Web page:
After more than a year of uncertainty and instability, investors were rightfully worried about the global economic developments in the foreseeable future. Moreover, the Labor Department’s latest report released in May added fuel to the fire, causing a great commotion among investors concerned about the potential emerging inflation and the presumed Fed’s response.
A higher number of U.S. firms report rising input costs; employment data shows record-breaking 8.1 million unfilled jobs; Eurozone inflation exceeds European Central Bank’s target. All these are telltale signs that inflation concerns are justified.
Following the report, stocks fell sharply, and equities bounced on Thursday and Friday but suffered significant weekly losses.
Still, global stock trading is almost at an all-time high, showing rising confidence in the market. So, the question remains – should investors look through inflation concerns, or should they brace for history repeating itself with another 1970s scenario where consumer prices soar sky-high as a direct result of big government spending?
Core price index jumps to 3.1%
Core Price Index is the most widely used measurement for inflation as it doesn’t consider the volatile and unpredictable prices of food and energy.
It’s measured by the core consumer price index (CPI) – a measure of prices for all goods and services – and the core personal consumption expenditure (PCE) index – an account of the expenses that consumers pay for goods and services, including food, housing, clothing, cars, healthcare, and more.
Considering that inflation indicates rising prices, CPI and PCE are critical indicators of just how much inflation there is in an economy.
As a general rule of thumb, the Federal Reserve aims for the core price index to remain around 2%. If it’s too low, it indicates a lack of activity within the economy. Too high, and it suggests that the consumers’ purchasing power is limited.
According to the U.S. Department of Commerce, the core price index rose to 3.1% in April, overshooting the 2.9% estimates and the 1.9% rates of the previous month. With food and fuel included in the measurement, the rates go up to 3.6%, making this the fastest inflation pace in the past 13 years.
This significant jump justifies investors’ concerns. However, all is not lost, and a bit of inflation isn’t necessarily a negative thing. By all estimates, the current inflation rates are just a temporary trend as global economies reopen. The central bank will allow for slightly higher rates to boost the economy and improve employment rates across the country.
Concerns about Fed raising interest rates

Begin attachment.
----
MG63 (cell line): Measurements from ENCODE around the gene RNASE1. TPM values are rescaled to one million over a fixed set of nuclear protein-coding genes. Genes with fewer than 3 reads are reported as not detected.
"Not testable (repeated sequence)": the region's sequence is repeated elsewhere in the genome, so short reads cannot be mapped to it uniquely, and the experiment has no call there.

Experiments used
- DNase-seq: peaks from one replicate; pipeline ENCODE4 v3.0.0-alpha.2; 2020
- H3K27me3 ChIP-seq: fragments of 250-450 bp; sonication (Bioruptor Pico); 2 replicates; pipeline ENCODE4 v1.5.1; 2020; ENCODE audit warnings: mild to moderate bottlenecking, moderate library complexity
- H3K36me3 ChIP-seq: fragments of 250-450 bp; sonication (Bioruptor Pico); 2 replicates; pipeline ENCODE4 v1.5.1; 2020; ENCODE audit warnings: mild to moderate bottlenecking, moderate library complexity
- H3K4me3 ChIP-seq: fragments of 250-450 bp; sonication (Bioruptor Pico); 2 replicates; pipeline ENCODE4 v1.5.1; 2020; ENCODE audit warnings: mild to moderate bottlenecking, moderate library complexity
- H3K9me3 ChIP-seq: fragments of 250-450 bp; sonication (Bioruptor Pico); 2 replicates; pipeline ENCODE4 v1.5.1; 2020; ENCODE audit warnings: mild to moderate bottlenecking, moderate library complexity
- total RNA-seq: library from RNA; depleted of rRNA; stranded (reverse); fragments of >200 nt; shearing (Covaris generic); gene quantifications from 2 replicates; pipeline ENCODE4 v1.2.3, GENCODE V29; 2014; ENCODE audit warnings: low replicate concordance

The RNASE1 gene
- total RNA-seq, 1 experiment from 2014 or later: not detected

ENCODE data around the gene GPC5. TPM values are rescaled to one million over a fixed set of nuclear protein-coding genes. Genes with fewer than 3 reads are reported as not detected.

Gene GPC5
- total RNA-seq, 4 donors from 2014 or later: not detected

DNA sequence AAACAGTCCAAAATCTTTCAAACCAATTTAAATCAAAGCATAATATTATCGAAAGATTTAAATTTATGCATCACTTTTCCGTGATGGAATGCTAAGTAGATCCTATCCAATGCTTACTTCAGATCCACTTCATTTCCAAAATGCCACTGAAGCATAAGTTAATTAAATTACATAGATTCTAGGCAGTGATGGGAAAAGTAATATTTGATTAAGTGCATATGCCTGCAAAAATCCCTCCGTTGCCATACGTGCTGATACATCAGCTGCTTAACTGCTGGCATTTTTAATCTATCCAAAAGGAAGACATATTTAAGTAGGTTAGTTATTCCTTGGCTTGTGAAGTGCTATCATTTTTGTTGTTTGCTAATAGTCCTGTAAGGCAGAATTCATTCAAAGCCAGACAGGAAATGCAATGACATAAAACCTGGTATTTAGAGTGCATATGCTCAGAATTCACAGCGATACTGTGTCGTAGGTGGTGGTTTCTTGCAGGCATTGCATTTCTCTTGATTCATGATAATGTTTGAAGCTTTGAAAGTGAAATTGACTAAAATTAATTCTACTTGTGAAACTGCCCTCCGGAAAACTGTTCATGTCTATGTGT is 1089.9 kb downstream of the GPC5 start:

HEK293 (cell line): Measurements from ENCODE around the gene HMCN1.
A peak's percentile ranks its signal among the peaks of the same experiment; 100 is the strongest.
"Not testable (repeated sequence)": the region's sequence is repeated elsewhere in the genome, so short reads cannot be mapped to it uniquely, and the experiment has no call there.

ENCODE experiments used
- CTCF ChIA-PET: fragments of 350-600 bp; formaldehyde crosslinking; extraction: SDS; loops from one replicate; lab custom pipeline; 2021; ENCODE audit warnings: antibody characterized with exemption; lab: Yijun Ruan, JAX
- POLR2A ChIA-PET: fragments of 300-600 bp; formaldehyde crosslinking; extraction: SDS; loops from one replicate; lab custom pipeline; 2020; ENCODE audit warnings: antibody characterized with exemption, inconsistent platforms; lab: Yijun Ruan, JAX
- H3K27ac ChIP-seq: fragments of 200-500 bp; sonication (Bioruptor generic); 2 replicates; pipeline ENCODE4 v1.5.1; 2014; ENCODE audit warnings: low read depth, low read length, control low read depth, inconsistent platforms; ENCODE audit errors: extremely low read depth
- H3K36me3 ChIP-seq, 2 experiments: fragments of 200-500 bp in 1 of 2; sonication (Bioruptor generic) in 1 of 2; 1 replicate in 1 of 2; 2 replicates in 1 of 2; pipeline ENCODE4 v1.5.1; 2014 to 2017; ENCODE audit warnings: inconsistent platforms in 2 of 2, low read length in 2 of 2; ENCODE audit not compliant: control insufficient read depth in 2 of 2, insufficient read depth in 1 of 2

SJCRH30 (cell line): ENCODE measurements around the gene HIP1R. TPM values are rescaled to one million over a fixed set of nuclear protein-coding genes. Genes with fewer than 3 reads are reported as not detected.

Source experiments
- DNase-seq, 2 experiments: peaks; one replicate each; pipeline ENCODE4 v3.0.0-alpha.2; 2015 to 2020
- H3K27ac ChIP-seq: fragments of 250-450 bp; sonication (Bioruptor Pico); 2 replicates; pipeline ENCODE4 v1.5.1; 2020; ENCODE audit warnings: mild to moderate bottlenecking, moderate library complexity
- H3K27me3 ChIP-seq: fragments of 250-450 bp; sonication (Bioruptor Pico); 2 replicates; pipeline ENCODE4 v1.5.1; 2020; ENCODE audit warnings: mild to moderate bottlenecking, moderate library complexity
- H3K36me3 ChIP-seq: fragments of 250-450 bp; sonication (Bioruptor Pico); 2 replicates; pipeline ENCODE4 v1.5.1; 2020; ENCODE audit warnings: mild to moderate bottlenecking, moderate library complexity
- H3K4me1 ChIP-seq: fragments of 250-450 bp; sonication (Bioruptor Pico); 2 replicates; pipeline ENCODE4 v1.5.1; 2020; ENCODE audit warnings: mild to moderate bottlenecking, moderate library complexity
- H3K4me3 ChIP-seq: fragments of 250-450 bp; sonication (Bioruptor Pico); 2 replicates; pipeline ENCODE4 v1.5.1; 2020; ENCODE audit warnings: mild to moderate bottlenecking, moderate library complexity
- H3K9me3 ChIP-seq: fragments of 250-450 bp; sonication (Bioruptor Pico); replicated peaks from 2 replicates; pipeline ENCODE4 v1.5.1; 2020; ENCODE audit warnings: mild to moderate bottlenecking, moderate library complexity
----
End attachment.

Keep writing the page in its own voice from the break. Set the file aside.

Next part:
One of the most significant concerns investors have is the potential for the Federal Reserve to raise interest rates in the face of rising inflation.
The Fed’s primary goals are to ensure the best possible employment levels and stabilize prices for goods and services. There are several ways to achieve this, and one of them is by adjusting short-term interest.
When the unemployment levels are going up and the economy is slowing down, the Fed might lower interest rates, making it easier for consumers to borrow and, therefore, boosting hiring, investing, and spending.
When the economy is going through a period of exponential growth, such as in the case of post-pandemic reopenings, the Fed could start worrying about inflation. To avoid it, they could increase interest, automatically making borrowing more expensive and decreasing spending.
Naturally, when interest rates fluctuate, so do the market rates.
In the case of bonds, their value falls when the interest rates rise, and vice versa. As a result, any change in the interest could lead to capital gains or losses in an investment, also known as paper profits and paper losses.
Back in 2008, the Fed lowered interest rates to boost the economy, keeping them close to zero. However, once the economy strengthened by 2015, the Fed increased the rates by nine times, significantly impacting investments and bonds.
Investors are worried that the same thing could happen once again. In 2019 and 2020, Fed decreased interest three then subsequently two times. The slow “return to normal” with rising demand for goods and services and short supplies could push the Fed to raise interest rates and moderate consumer spending.
Still, the Fed says that higher inflation is just transitory as economies reopen. Moreover, many economists believe that inflation will slow down by the end of 2021.
US jobs under a question mark